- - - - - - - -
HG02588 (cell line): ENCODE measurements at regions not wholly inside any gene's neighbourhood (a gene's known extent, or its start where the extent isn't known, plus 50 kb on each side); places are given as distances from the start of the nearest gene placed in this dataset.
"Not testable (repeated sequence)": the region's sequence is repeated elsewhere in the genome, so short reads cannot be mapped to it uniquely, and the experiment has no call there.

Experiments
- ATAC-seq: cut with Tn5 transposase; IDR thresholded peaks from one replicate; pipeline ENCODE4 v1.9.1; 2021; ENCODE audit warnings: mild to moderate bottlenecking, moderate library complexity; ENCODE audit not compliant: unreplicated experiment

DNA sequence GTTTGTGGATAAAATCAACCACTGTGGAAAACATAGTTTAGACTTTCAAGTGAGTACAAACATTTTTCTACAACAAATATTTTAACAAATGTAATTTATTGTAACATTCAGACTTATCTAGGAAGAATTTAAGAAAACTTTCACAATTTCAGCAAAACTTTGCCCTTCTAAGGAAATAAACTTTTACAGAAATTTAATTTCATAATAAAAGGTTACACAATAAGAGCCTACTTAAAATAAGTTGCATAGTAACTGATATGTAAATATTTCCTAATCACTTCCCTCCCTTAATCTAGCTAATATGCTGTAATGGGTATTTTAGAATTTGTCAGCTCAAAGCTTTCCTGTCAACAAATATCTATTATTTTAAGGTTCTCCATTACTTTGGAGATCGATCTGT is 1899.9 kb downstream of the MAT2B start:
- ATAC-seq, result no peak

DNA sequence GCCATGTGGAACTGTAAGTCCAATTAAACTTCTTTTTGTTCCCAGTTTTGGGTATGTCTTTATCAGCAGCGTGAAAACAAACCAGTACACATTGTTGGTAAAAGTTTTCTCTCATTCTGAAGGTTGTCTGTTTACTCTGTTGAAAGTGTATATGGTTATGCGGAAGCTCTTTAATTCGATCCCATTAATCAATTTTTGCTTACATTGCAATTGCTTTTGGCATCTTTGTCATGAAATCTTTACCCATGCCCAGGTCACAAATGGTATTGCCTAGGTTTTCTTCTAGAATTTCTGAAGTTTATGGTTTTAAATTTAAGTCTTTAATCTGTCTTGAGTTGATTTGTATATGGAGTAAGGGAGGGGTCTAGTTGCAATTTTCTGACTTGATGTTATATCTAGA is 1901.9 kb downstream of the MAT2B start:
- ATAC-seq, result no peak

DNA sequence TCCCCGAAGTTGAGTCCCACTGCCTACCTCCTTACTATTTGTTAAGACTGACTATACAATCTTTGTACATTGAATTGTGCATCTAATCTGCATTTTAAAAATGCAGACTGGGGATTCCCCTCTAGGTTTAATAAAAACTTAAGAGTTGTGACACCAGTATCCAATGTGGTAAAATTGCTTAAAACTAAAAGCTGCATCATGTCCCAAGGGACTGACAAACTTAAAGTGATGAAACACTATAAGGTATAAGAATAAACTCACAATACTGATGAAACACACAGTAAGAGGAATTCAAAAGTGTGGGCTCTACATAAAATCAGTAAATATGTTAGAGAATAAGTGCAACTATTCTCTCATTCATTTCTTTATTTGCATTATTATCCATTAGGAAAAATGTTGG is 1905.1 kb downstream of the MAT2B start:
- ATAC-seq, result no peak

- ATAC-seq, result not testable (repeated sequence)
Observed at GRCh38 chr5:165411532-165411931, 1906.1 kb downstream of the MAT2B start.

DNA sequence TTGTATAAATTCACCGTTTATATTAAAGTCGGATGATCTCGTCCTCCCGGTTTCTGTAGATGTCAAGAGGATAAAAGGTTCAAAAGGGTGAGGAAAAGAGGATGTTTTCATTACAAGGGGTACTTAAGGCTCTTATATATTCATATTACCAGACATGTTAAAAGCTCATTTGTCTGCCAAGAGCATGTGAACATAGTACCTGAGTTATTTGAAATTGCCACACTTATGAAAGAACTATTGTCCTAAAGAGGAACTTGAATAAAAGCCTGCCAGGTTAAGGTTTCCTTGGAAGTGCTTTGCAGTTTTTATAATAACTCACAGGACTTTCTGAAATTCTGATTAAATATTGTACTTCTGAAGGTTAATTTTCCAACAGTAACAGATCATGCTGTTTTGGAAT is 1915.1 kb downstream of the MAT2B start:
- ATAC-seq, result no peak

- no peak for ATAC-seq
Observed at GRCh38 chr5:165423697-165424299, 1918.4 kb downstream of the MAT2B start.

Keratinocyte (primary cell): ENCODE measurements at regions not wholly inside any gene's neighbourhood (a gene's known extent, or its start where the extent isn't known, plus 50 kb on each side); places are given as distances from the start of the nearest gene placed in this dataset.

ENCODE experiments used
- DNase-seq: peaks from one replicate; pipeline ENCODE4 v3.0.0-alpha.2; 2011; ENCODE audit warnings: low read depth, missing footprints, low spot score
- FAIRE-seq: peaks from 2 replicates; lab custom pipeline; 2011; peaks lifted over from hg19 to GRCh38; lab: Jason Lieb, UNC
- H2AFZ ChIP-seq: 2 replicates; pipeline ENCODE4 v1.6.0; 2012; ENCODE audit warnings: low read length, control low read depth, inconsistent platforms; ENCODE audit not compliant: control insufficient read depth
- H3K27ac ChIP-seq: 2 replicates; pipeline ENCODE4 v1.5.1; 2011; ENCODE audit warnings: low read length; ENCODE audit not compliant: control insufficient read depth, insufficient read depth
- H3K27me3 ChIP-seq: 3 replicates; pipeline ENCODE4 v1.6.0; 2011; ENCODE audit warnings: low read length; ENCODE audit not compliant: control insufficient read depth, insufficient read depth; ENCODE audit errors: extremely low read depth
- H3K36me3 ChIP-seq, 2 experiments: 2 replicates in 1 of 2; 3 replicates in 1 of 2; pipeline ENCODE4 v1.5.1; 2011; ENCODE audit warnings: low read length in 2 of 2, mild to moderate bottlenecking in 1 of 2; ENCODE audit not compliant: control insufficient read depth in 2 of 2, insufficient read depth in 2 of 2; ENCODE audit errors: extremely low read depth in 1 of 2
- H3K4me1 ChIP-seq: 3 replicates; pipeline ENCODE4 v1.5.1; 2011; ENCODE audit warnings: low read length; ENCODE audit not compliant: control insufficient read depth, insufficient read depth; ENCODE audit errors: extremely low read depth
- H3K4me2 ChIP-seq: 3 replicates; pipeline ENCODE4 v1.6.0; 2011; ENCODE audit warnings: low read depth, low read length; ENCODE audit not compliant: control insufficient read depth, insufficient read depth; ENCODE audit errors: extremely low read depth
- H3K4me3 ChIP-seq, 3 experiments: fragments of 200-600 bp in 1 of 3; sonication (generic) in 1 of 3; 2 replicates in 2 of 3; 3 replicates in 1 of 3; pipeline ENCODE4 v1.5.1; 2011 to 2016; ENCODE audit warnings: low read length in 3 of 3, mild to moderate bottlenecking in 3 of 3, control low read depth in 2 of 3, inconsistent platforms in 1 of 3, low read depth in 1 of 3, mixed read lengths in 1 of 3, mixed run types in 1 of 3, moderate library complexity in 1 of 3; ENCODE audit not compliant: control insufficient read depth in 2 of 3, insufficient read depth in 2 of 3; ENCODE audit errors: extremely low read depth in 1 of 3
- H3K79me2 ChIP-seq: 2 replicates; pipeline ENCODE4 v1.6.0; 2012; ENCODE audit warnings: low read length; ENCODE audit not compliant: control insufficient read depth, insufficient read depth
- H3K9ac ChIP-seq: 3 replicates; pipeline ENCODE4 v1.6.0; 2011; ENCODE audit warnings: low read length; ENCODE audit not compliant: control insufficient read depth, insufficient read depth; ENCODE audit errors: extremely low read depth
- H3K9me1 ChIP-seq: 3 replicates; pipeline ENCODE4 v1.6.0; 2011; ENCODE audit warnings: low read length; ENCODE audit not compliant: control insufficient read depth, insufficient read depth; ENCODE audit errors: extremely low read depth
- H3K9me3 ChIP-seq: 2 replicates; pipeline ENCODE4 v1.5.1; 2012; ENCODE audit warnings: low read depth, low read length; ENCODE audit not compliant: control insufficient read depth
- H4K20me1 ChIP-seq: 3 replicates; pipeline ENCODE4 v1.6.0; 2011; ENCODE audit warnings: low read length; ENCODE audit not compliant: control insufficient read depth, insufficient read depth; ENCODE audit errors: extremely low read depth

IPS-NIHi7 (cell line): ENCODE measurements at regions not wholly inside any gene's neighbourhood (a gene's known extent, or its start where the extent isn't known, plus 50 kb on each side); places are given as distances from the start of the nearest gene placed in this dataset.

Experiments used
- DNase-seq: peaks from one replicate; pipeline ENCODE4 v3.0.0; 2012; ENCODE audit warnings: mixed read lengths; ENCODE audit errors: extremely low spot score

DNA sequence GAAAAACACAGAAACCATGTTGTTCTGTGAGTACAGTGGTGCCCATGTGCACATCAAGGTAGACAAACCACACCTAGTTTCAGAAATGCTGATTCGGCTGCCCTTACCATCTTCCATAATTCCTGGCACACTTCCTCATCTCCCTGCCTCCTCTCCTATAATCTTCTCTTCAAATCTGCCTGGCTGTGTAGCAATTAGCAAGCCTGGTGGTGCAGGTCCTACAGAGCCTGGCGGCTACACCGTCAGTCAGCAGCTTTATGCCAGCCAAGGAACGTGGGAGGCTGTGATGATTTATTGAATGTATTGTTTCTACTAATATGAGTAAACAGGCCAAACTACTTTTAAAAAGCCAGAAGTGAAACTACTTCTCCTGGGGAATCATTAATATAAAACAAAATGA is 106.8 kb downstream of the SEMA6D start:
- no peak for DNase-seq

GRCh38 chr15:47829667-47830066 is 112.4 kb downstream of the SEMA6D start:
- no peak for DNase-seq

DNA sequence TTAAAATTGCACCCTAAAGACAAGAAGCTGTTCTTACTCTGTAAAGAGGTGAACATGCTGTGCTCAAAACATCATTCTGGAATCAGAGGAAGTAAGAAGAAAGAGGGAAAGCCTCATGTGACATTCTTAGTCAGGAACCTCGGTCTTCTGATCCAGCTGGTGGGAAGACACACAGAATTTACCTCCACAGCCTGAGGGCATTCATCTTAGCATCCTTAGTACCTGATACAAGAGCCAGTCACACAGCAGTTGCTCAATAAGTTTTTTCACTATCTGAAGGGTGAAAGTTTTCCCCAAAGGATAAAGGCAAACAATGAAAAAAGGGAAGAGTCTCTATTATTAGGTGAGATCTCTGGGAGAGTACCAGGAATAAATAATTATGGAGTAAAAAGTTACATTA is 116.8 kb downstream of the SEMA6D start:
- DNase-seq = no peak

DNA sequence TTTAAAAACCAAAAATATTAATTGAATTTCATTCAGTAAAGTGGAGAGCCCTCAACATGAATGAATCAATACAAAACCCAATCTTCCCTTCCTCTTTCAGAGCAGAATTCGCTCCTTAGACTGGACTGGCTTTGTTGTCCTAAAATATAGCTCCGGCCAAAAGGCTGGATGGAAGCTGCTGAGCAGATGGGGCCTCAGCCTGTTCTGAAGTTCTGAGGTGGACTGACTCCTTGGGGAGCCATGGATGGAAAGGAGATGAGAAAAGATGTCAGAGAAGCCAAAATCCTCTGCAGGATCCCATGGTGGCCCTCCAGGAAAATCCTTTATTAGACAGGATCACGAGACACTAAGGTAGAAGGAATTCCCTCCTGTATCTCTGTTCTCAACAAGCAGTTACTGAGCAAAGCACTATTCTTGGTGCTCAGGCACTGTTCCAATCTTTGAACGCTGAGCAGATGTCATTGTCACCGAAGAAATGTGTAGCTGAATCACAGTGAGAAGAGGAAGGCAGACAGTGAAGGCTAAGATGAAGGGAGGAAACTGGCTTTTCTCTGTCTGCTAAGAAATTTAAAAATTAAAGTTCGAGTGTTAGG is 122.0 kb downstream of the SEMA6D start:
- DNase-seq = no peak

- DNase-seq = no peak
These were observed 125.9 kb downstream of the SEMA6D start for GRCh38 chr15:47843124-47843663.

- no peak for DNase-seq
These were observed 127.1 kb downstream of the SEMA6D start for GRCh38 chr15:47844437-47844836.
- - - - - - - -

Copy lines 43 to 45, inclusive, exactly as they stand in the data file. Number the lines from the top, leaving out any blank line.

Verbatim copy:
- DNase-seq = no peak

- DNase-seq = no peak
These were observed 125.9 kb downstream of the SEMA6D start for GRCh38 chr15:47843124-47843663.